"Many were so similar," Mepham said. "Life was going along at a nice clip but, in the blink of an eye, everything changed. Sickness, degenerative disease, permanent injury from an accident, or something as beautiful as a new child born with a disability, and then there’s a family trying to figure out how to cope and move on in their new circumstances."
"I was never a basketball prodigy growing up...but I know without a doubt that I'm still playing basketball by the grace of God."
To date, People Builders has built and installed more than 150 ramps at no cost to the families.
Another time, Kyle returned to Omaha for a Foundation event and crossed paths with Josh Dotzler, another Creighton basketball alum who’s now the executive pastor for Bridge Church. He’s also the chief operating officer of Abide, an Omaha nonprofit with dreams of developing healthy, thriving neighborhoods within the city’s urban core.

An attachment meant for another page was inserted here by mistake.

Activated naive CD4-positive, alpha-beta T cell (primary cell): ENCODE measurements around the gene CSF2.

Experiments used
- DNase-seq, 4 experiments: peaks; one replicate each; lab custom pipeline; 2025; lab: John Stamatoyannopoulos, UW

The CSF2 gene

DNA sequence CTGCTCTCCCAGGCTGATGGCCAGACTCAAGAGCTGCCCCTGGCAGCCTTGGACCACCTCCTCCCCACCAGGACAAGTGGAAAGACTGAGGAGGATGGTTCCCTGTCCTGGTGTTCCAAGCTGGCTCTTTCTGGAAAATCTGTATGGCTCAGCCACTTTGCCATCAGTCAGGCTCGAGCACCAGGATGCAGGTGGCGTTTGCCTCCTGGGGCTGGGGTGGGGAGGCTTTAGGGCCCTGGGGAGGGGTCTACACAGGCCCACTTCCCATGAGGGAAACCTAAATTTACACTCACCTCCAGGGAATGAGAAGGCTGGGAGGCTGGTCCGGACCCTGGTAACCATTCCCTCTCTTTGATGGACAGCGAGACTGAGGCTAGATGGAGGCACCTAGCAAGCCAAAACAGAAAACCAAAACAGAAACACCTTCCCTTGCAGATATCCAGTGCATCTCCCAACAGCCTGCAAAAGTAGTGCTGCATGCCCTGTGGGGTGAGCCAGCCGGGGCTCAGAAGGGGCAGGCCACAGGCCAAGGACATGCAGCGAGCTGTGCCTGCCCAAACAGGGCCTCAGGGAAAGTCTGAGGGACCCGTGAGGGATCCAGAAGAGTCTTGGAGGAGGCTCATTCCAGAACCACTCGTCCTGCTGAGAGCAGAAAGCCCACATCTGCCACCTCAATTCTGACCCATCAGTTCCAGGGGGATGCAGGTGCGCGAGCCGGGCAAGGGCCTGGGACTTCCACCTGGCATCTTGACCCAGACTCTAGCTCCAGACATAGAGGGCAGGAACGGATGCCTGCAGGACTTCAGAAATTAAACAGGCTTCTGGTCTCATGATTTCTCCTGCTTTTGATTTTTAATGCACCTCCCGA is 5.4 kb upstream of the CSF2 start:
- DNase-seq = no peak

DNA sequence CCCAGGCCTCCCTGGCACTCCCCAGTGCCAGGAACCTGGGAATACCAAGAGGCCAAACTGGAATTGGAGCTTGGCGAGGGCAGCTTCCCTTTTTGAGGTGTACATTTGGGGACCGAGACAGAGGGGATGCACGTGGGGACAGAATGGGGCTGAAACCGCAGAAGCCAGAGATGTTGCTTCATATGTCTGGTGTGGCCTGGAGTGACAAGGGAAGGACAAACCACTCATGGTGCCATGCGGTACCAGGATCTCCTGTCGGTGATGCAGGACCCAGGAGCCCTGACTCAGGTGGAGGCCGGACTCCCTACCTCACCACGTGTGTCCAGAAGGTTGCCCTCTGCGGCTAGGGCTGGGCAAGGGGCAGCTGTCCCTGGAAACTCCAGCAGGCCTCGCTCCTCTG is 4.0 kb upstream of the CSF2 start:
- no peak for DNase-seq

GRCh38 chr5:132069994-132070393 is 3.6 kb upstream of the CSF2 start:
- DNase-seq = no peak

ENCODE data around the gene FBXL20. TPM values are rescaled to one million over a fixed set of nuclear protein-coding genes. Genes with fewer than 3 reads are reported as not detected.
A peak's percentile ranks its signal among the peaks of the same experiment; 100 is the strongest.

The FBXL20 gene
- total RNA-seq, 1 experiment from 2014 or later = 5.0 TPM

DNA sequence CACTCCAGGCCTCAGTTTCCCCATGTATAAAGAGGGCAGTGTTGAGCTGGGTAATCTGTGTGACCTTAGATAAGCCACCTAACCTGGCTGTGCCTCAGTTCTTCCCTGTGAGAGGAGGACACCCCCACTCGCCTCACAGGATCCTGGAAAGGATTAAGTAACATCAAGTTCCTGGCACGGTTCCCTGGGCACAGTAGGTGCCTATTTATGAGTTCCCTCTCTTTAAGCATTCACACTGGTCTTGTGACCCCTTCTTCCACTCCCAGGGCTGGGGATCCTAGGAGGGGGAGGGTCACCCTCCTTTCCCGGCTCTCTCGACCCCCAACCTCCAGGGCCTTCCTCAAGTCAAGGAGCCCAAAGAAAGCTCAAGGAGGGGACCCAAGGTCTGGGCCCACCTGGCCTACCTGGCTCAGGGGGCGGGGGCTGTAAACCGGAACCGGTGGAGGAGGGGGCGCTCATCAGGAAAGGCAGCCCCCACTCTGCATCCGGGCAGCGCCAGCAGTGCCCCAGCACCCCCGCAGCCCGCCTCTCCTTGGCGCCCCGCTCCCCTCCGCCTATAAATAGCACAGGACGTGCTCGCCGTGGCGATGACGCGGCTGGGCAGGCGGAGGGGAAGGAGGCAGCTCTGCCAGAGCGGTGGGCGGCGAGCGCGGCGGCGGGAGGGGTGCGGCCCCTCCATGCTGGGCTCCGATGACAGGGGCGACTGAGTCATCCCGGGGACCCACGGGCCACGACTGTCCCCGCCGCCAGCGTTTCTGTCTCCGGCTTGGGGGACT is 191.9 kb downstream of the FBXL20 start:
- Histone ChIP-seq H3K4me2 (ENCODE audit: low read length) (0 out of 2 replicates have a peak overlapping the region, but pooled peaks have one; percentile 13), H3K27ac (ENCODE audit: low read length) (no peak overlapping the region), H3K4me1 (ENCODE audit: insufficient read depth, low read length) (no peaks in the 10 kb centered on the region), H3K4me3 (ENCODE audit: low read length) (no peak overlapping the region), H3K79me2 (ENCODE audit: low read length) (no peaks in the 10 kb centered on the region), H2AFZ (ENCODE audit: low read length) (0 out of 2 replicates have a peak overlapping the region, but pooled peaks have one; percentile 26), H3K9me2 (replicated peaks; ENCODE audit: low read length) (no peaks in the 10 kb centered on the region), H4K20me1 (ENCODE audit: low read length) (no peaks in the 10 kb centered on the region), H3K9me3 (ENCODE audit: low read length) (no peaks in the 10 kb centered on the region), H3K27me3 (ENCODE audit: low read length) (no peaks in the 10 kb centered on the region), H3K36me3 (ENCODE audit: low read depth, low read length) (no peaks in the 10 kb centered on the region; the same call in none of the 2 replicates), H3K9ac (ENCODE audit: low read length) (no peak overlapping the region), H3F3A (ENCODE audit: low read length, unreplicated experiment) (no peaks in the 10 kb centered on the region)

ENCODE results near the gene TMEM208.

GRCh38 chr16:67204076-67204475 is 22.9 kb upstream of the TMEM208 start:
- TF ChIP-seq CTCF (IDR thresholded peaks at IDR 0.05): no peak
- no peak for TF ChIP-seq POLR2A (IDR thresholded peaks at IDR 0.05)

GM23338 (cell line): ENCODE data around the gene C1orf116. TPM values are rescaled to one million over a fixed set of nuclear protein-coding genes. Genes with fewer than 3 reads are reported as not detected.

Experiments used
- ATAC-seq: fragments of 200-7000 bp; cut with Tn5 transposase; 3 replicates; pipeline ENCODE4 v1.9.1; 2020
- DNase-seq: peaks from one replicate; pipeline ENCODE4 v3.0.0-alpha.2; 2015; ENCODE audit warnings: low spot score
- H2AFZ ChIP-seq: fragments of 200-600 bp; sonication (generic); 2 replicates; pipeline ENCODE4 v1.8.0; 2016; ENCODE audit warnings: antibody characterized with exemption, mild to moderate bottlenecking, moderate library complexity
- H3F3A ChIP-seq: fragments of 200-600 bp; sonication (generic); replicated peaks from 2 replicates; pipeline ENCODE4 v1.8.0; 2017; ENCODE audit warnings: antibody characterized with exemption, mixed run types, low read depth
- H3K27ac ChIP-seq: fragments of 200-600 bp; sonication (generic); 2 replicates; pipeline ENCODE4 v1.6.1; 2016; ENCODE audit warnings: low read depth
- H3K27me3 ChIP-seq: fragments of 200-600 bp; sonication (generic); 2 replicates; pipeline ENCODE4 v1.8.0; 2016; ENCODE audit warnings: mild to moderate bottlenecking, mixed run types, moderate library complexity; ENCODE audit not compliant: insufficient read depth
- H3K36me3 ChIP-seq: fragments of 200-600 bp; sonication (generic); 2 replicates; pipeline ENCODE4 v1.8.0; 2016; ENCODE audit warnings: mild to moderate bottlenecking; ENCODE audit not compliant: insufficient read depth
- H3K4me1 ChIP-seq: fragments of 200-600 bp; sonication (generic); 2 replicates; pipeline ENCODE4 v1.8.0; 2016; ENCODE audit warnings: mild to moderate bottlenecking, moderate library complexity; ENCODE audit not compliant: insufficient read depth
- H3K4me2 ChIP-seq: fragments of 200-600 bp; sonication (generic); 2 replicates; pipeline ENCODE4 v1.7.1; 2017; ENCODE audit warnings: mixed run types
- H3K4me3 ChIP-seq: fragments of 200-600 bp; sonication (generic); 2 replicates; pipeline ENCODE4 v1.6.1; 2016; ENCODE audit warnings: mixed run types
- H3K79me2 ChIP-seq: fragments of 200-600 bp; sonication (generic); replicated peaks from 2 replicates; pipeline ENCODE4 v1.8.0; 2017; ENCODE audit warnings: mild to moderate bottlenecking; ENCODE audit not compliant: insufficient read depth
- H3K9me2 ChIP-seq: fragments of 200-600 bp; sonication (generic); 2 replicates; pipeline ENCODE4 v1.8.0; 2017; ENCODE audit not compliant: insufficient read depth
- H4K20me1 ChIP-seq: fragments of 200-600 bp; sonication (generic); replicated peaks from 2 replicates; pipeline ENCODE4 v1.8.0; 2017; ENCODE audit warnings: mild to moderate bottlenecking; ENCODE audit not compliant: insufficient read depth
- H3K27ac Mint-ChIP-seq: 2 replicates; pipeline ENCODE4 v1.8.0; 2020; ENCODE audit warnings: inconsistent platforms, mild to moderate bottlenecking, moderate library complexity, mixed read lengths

“The day before his Foundation event, Kyle got off the plane and drove straight to Abide,” said Dotzler, who played at Creighton with Kyle’s brother, Kaleb. “I’ll never forget talking to Kyle about what Abide was doing, giving him a tour, and hearing about the things he was already part of.
“I was so blown away by Kyle’s heart to impact the communities he was playing in and use his influence for the Kingdom. He’d established foundation work in every city, and it was evident God was all over His life.”
The two became quick friends and built a deep friendship in Christ. In fact, Kyle and Dotzler worked together to create a T-shirt with the phrase, “We Are Better Together”—Abide’s vision to unite Omaha residents as one family.
Kyle finished his tenure in Utah with a flourish, setting a new NBA single-season record for 3-point accuracy (53.6 percent) during the 2009-10 season. That led to a free-agent contract with the Chicago Bulls, where his fan-favorite status continued to grow and each pivotal 3-pointer Kyle hit brought forth a shout of “Hot Sauce” from Bulls announcer Stacey King.